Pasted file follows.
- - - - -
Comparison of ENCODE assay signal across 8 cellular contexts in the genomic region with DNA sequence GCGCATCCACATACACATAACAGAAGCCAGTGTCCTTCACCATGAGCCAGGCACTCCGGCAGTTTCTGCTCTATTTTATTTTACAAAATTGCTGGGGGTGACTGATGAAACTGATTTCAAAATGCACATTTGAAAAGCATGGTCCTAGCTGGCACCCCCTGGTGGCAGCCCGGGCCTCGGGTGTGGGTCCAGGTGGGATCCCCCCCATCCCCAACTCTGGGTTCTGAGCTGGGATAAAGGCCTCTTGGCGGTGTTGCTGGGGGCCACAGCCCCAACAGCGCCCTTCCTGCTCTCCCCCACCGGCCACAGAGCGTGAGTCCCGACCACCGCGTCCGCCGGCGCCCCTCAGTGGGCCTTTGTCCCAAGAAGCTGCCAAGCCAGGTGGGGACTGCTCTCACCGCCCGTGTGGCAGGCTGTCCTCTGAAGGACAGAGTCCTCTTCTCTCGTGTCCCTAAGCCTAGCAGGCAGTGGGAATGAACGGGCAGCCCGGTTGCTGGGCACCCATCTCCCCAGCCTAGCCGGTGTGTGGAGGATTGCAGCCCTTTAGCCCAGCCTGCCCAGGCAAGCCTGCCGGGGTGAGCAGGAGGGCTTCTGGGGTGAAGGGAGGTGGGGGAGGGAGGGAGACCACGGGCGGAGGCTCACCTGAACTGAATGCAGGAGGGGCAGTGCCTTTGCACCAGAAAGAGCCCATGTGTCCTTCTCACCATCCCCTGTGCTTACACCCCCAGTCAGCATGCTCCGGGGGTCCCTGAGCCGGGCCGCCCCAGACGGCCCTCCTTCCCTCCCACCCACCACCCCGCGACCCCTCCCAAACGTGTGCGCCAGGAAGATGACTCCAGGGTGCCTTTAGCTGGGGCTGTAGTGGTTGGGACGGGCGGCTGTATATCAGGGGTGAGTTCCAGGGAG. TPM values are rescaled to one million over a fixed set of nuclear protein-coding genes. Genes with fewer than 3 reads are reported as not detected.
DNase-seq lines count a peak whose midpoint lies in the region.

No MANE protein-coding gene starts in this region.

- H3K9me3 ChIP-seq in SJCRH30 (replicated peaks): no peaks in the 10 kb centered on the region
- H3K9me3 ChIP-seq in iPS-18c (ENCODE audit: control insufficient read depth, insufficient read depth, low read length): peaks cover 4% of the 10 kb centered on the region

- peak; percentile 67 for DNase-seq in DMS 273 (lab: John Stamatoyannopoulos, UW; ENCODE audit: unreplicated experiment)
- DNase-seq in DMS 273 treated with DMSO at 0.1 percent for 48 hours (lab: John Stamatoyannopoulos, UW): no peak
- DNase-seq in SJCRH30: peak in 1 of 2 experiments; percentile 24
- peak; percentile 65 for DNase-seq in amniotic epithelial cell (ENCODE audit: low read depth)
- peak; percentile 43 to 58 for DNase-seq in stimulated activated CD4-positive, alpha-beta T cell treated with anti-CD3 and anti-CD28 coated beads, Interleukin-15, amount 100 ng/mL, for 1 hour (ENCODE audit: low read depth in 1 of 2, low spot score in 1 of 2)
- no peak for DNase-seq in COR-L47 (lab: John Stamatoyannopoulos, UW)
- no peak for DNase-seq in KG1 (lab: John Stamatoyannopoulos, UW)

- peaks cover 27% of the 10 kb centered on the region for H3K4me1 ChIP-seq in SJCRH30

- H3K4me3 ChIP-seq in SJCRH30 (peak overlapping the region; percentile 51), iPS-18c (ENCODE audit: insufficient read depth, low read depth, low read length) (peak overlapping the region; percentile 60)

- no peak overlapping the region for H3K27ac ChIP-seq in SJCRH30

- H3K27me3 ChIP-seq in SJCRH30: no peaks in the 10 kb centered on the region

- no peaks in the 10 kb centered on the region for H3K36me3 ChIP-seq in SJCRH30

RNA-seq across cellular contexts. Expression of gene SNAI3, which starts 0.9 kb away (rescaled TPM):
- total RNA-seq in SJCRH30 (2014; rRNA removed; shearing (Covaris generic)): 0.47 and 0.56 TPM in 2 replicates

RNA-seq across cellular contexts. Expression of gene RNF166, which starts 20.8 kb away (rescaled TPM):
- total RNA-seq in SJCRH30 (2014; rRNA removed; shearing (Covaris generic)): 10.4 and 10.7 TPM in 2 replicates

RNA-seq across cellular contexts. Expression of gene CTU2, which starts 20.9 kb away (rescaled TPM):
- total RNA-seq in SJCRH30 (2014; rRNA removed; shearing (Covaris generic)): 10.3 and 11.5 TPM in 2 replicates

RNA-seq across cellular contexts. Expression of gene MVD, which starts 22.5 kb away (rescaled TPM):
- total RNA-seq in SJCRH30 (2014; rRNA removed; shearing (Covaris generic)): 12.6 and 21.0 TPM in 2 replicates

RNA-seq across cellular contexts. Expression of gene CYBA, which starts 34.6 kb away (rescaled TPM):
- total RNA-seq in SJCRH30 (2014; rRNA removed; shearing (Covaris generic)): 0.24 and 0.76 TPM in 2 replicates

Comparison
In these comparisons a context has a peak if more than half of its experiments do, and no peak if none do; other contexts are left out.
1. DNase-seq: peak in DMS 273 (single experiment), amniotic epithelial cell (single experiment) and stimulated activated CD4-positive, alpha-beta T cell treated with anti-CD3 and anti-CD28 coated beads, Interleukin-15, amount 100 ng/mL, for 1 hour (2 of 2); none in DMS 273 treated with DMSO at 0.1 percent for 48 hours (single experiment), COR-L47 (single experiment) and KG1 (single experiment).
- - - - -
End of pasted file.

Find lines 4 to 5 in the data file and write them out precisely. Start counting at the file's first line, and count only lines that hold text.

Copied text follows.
- H3K9me3 ChIP-seq in SJCRH30 (replicated peaks): no peaks in the 10 kb centered on the region
- H3K9me3 ChIP-seq in iPS-18c (ENCODE audit: control insufficient read depth, insufficient read depth, low read length): peaks cover 4% of the 10 kb centered on the region